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Dia Mirza: Youth Need Leaders Who Empower Their Voice

Dia says young people need leaders to help them recognise the power of their voice

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Dia Mirza
Producer Dia Mirza cares for safe work ecosystem in company. Wikimedia Commons
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  • Dia Mirza is an Indian actress and activist
  • She thinks youth need leaders who will empower their voices
  • She thinks Justin Trudeau is one such leader

Actress-activist Dia Mirza, impressed by Canadian Prime Minister Justin Trudeau, says young people need leaders to help them recognise the power of their voice.

Dia, who met Trudeau last month in Delhi as the UN Goodwill Ambassador for India, was floored to see how “well he knows young minds”.

Dia Mirza says youth needs leaders who understand their minds. Instagram
Dia Mirza says youth needs leaders who understand their minds. Instagram

“His keynote speech followed by his interaction with us was indicative of how well he knows young minds. His answers were evocative of empathy, a desire to help each person in the audience understand the role every person can play to inspire leadership,” Dia said in a statement.

Also Read: Justin Trudeau’s Government Selects Indo-Canadian Rana Sarkar as Consul-General to San Francisco

“Young people need leaders to help them recognise the power of their voice,” she added. IANS

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Do More to Create Equality: Women Leaders In Tech During Web Summit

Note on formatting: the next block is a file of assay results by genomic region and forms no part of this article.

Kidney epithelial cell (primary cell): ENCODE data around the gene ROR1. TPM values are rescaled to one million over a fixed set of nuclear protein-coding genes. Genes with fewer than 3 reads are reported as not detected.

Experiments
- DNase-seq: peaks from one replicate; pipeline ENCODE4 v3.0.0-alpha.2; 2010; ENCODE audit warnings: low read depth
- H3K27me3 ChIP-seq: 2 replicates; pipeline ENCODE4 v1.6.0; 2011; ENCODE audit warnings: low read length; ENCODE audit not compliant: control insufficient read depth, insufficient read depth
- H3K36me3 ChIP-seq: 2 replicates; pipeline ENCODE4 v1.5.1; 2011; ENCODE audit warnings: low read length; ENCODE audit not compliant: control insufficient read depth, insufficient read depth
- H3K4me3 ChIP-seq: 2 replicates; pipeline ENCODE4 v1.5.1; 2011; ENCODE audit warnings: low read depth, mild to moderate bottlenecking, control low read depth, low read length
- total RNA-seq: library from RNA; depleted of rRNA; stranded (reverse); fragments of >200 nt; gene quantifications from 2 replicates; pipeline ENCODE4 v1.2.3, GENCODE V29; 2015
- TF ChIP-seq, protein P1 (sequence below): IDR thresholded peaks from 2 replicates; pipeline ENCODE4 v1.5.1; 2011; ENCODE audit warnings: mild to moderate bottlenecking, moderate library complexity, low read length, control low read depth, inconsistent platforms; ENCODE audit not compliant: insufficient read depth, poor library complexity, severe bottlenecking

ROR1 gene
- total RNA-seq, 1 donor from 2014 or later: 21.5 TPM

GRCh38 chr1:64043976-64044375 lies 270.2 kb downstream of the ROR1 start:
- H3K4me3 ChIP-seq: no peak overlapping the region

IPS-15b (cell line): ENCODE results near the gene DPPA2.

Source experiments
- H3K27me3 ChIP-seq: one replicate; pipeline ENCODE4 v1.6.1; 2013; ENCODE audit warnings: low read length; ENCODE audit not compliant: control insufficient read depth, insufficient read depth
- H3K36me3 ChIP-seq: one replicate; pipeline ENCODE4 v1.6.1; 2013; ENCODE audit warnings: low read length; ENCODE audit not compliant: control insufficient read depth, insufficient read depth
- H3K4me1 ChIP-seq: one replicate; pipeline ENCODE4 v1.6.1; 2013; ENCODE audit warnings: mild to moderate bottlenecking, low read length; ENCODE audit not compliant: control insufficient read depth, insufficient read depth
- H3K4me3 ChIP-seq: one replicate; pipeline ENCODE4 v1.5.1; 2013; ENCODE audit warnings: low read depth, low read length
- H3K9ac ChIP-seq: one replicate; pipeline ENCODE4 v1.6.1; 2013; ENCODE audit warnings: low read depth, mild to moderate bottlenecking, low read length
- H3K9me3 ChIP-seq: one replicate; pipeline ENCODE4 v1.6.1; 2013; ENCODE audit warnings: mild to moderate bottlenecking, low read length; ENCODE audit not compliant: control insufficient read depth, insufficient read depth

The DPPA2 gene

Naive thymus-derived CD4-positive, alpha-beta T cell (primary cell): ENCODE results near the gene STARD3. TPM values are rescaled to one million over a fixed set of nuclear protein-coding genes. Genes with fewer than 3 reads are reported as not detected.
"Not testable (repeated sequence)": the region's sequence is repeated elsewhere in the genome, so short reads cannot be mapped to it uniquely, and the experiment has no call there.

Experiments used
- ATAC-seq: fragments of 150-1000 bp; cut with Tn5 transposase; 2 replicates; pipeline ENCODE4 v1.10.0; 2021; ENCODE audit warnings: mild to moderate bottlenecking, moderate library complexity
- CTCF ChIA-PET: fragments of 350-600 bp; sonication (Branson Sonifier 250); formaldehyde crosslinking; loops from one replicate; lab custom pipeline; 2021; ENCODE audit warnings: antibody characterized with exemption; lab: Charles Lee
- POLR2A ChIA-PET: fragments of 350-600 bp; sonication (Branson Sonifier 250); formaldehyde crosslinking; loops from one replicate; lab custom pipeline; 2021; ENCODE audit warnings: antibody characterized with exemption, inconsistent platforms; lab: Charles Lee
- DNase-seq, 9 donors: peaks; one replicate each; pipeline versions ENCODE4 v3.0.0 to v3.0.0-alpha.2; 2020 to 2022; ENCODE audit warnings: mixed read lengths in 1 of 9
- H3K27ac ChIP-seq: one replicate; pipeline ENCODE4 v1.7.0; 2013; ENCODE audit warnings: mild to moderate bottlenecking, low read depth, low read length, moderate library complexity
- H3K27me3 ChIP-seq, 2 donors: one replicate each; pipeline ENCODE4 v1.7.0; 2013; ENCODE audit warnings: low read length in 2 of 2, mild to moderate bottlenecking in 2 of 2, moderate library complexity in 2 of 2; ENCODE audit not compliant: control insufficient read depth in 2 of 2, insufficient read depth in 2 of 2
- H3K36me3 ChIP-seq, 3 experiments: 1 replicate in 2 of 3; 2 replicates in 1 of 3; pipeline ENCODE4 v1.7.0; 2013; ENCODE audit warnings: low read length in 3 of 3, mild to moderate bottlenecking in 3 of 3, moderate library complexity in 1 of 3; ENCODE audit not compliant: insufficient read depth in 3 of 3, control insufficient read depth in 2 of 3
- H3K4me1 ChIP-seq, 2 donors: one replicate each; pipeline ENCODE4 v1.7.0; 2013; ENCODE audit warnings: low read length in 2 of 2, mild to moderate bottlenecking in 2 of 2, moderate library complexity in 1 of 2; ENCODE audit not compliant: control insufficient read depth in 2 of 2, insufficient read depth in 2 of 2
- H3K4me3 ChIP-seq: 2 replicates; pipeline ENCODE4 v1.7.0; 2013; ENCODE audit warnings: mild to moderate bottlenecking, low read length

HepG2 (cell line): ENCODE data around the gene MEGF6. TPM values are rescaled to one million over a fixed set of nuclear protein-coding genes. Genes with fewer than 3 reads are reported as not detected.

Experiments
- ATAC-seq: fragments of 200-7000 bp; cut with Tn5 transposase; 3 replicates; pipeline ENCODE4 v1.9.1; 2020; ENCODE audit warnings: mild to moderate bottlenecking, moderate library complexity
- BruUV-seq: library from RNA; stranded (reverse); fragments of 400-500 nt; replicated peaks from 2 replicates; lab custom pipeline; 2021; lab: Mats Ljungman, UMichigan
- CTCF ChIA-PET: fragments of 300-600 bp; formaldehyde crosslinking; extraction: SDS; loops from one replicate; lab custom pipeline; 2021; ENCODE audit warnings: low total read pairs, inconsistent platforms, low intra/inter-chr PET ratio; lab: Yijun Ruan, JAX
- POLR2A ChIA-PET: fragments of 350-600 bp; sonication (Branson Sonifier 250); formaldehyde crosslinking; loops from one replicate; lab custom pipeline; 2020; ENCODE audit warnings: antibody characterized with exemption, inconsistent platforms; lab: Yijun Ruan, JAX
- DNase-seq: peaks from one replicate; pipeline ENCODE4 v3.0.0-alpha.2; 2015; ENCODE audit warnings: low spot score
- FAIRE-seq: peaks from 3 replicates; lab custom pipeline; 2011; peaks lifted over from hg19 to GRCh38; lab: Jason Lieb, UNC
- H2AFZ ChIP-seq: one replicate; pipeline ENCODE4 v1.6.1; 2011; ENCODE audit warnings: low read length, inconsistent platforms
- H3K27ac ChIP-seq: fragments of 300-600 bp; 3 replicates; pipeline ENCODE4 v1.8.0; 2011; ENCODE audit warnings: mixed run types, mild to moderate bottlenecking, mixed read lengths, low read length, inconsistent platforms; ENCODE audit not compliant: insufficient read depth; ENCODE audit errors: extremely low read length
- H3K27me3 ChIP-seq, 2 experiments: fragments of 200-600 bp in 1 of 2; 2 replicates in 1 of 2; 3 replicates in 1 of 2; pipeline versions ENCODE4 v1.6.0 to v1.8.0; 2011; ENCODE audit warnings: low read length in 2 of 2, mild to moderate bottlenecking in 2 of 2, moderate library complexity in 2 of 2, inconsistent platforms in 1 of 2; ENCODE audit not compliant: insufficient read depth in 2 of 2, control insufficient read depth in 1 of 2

Google's head of philanthropy, Jacquelline Fuller, said she joined the walkout last week, admitting more needs to be done.

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Google, Web summit
The center stage at Web Summit, Europe's biggest tech conference, in Lisbon, Portugal. VOA

Women leaders in technology called at one of the sector’s largest global conferences, Web Summit for more to be done to drive equality in the male-dominated industry now hit by the #MeToo debate.

The ninth Web Summit comes amid growing concerns about sexism in the tech world, with thousands of Google employees walking out last week to protest the company’s response to sexual misconduct and workplace inequality.

In a poll of 1,000 women leaders in tech by the Web Summit, given exclusively to the Thomson Reuters Foundation, 47 percent said the gender ratio in leadership had not improved in the past year. Only 17 percent said it was better.

Stephen Hawking, web summit
FILE- Cosmologist Stephen Hawking delivers a video message during the inauguration of Web Summit, Europe’s biggest tech conference, in Lisbon, Portugal, Nov. 6, 2017. (VOA)

 

Lisa Jackson, Apple’s vice president for environment, policy and social initiatives, said it was crucial to have more women in the sector.

“We can’t accomplish what we need if women [aren’t involved] in tech,” Jackson, who was part of President Barack Obama’s administration, told the Web Summit in Lisbon.